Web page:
Microsoft Corp. is acquiring Groove Networks Inc., whose category-leading software helps far-flung business people collaborate, and bestowing the title of chief technical officer on Groove’s founder and chief executive, Ray Ozzie.
Ozzie, a highly respected software veteran and co-creator of Lotus Notes, will report directly to Bill Gates, Microsoft’s chairman and chief software architect.
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The acquisition, announced Thursday, is a logical step for the world’s largest software maker as it tries to extend its Office brand in an increasingly mobile business world, where projects are frequently handed off from time zone to time zone.
Major Groove customers include Boeing Co., ChevronTexaco Corp. and Harvard Medical School and various U.S. government agencies.
In addition to bolstering the Office product lineup, Groove’s technology could also eventually find its way into such Microsoft products as the next generation of Windows operating systems, company executives said.
Microsoft and privately held Groove did not disclose financial terms of the deal. The companies have worked closely for years, with Microsoft twice investing an undisclosed amount of money in Groove.
In a conference call, Gates praised Ozzie as a huge contributor to the evolution of Windows, providing the company with substantial feedback over many years.
“I’ve thought about, ’Could we ever hire Ray and his team?’ for a long, long time, so it’s a big day for me that that’s finally taking place,” Gates said.
Nate Root, a vice president with Forrester Research, called the deal very good, if not unexpected news, for Microsoft.
The company’s market-leading Office line remains a key cash cow for the company, having brought in $2.78 billion in revenue in the quarter ended Dec. 31 alone. But the company itself has conceded that it is getting harder to sell businesses on new versions of its Outlook e-mail, Word and Excel spreadsheet applications, so it has increasingly looked for ways to extend the brand.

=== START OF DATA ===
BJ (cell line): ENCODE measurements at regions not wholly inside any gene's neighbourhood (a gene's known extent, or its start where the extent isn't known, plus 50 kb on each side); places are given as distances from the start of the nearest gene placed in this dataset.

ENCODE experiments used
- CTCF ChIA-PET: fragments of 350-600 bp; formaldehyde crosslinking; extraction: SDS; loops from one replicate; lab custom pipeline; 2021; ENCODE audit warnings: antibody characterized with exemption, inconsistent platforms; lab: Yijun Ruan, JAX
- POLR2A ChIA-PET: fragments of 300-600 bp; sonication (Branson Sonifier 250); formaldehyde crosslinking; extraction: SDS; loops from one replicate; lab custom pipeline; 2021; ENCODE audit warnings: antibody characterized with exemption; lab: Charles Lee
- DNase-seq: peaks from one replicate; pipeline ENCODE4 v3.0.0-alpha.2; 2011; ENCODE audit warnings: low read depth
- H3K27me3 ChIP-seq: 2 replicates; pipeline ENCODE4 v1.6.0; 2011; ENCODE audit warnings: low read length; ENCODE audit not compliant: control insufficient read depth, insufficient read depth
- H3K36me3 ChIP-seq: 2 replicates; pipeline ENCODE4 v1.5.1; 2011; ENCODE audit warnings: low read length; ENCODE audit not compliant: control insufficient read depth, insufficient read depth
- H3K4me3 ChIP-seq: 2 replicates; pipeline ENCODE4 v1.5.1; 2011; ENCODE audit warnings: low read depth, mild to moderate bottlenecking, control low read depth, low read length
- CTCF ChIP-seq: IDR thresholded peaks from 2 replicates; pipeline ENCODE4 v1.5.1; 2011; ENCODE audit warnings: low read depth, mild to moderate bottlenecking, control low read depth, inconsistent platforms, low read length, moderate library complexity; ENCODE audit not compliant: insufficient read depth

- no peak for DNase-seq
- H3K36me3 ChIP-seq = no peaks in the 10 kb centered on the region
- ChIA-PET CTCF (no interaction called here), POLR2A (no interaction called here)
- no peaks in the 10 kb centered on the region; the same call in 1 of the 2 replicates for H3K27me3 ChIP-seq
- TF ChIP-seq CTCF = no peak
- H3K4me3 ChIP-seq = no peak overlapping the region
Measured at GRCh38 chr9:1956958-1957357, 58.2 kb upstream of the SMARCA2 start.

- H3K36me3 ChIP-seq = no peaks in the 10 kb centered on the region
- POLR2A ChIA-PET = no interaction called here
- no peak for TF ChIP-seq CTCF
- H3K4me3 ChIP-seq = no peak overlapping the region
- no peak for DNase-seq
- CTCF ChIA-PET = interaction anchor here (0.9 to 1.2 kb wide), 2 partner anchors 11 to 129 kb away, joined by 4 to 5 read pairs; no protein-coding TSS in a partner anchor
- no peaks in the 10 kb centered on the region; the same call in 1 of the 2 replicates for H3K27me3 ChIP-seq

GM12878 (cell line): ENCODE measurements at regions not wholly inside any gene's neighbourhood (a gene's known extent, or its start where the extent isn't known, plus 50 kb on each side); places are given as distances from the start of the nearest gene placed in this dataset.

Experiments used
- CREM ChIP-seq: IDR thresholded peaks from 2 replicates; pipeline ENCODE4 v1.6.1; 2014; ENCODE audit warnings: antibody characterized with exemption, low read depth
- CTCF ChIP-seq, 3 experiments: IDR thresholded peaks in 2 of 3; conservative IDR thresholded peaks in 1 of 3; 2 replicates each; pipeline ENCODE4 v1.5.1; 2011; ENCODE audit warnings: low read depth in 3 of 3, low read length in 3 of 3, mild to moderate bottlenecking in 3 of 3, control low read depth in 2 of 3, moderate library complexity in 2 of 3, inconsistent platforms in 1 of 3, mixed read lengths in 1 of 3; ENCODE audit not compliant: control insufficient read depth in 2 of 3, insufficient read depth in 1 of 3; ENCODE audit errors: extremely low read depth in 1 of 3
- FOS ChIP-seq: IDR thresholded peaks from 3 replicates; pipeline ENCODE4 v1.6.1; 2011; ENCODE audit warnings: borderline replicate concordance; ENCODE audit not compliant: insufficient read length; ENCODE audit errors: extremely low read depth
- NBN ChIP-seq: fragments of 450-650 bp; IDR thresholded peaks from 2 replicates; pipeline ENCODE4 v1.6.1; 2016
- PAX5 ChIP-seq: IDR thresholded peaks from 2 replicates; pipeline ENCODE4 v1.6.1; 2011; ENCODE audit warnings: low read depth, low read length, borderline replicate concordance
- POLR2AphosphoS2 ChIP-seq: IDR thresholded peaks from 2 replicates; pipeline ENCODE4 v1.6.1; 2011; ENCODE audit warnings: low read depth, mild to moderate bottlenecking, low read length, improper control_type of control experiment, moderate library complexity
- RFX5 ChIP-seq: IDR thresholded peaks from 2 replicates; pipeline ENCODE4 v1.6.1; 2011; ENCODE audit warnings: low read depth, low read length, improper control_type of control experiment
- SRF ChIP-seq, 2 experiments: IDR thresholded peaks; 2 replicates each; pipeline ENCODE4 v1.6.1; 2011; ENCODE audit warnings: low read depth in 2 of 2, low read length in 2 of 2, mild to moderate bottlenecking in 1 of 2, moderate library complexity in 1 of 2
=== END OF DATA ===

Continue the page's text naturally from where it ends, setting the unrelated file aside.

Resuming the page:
Those fledgling efforts include introducing Web conferencing products and getting into the market for corporate instant messaging.
“They’re struggling with trying to make people see Office not just as a way to write documents and send e-mail, but to work together in groups,” said Rob Helm, director of research with independent analysts Directions on Microsoft.
Helm said Groove’s technology could provide a big boost to that effort, but he cautioned that it could take some work for the smaller company’s product to be adapted for the large array of businesses Microsoft is likely aiming for.
That could include adding more corporate controls on how information is shared, Helm said.
“I think Groove is going to have to grow up,” he said.
Founded in 1997, Beverly, Mass.-based Groove employs about 200 people, who will remain there after the acquisition. The deal is expected to be completed by the end of June.
Groove makes software so workers can collaborate remotely through “virtual offices”. One reason the software is popular is because a user doesn’t always need to be online for it to work.
The software is a central component in the Bush administration’s Homeland Security Information Network, a primary vehicle for U.S. agencies, organizations and corporations to share important but unclassified information about national security threats.
Other companies use the product to share documents, coordinate business deals and communicate with one another even when workers are on the road or in various offices throughout the world.
Ozzie will become one of three chief technical officers, focusing on communication and collaboration technology throughout the company’s product lines. The other two CTOs are Craig Mundie, who focuses on global business strategies, and David Vaskevitch, who is charged with looking at future Microsoft platforms.
Root said Ozzie also could aid Microsoft’s overall efforts to be successful in a world where more people want access to all their data no matter where they are.
“Ray Ozzie is not a shy person. He’s not someone who’s afraid to shake things up,” Root said.
Microsoft has had a spotty record in keeping high-level executives who came from outside the company, but analysts said Gates’ clear admiration for Ozzie may help make this partnership more successful.
In an interview, Ozzie said there are trade-offs to leaving his own company to join such a large one, but the move would give him a bigger audience for his ideas.
“The great thing about a small company is that you can put a lot of effort into one thing, but you can have limited impact,” he said. “In a larger role, I’ll have probably have less focused impact across a broader range of things.”
Ozzie will maintain his base in Massachusetts but plans to travel frequently to Redmond.
Jeff Raikes, group vice president in charge of Microsoft’s Office division, said no layoffs are expected and any workers in redundant jobs will be given the option of finding another Microsoft position.
Raikes said the company also may expand its presence in Beverly, north of Boston, to do work such as offering Groove’s technology in other languages.